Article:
Yasser, a 26-year-old artist, was taking me on an impromptu tour of his hometown of Jeddah, Saudi Arabia, on a sweltering September afternoon.The air conditioner of his dusty Honda battled the heat, prayer beads dangled from the rearview mirror, and the smell of the cigarette he’d just smoked wafted toward me as he stopped to show me a barbershop that his friends frequent.
Yasser is homosexual, or so we would describe him in the West, and the barbershop we visited caters to gay men. Leaving the barbershop, we drove onto Tahlia Street, a broad avenue framed by palm trees, then went past a succession of sleek malls and slowed in front of a glass-and-steel shopping center. Whereas most such establishments have a family section, two of this area’s cafés allow only men; not surprisingly, they are popular among men who prefer one another’s company.
Yasser gestured to a parking lot across from the shopping center, explaining that after midnight it would be “full of men picking up men.” These days, he said, “you see gay people everywhere.” Yasser turned onto a side street, then braked suddenly. He wasn’t worried about the gay-themed nature of his tour—he didn’t want to be caught alone with a woman.
“Oh shit, it’s a checkpoint,” he said, inclining his head toward some traffic cops in brown uniforms. I rummaged through my purse, realizing that I’d left my passport in the hotel for safekeeping. As he resumed his narration, I recalled something he had told me earlier.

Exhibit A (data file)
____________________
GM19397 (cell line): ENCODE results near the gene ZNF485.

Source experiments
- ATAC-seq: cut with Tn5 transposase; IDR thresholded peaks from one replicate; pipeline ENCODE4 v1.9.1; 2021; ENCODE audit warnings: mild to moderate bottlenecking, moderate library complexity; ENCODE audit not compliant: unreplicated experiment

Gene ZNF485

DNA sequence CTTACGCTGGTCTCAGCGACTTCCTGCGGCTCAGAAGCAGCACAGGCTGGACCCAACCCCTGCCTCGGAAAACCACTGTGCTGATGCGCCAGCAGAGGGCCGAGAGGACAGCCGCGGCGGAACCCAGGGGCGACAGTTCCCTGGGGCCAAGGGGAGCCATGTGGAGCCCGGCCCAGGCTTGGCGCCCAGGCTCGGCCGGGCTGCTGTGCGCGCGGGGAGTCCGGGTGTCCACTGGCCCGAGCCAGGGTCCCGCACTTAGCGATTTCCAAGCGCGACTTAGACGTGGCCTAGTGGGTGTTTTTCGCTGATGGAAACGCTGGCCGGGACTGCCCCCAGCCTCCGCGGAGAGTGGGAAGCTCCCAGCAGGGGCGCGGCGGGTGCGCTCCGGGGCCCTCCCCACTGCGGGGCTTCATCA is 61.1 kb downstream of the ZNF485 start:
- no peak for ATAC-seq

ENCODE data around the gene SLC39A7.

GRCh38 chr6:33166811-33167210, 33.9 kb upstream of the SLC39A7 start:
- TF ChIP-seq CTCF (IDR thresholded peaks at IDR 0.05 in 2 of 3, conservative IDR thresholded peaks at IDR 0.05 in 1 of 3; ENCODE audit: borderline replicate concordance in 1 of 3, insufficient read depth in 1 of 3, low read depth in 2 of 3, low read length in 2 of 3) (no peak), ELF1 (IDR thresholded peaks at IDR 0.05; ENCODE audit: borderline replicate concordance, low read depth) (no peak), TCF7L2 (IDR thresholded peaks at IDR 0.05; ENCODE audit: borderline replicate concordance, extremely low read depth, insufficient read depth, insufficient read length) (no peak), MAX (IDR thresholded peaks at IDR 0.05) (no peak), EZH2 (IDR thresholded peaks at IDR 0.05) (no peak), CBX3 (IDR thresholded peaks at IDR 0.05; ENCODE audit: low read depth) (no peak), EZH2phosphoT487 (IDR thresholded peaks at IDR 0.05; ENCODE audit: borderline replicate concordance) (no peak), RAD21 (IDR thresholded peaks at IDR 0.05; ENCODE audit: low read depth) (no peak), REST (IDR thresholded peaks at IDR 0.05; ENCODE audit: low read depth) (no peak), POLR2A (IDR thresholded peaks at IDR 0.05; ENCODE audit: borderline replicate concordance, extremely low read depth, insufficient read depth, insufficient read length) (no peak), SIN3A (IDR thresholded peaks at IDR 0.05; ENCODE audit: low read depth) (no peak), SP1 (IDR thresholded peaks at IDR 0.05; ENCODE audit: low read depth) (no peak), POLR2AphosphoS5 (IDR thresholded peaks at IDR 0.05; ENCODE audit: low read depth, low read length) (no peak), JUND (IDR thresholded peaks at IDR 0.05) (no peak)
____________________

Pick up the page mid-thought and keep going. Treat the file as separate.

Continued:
Yasser looked behind him to see if he could reverse the car, but had no choice except to proceed. “It’s a lot easier to be gay than straight here,” he had said.
If they catch a boy and a girl on a date, they might haul the couple to the police station.
They make sure that single men steer clear of the malls, which are family-only zones for the most part, unless they are with a female relative.
Though the power of the In Saudi Arabia, sodomy is punishable by death.
Though that penalty is seldom applied, just this February a man in the Mecca region was executed for having sex with a boy, among other crimes.
“If you go out with a girl, people will start to ask her questions.
But if I have a date upstairs and my family is downstairs, they won’t even come up.” Notorious for its adherence to Wahhabism, a puritanical strain of Islam, and as the birthplace of most of the 9/11 hijackers, Saudi Arabia is the only Arab country that claims sharia, or Islamic law, as its sole legal code.
The list of prohibitions is long: It’s haram—forbidden—to smoke, drink, go to discos, or mix with an unrelated person of the opposite gender.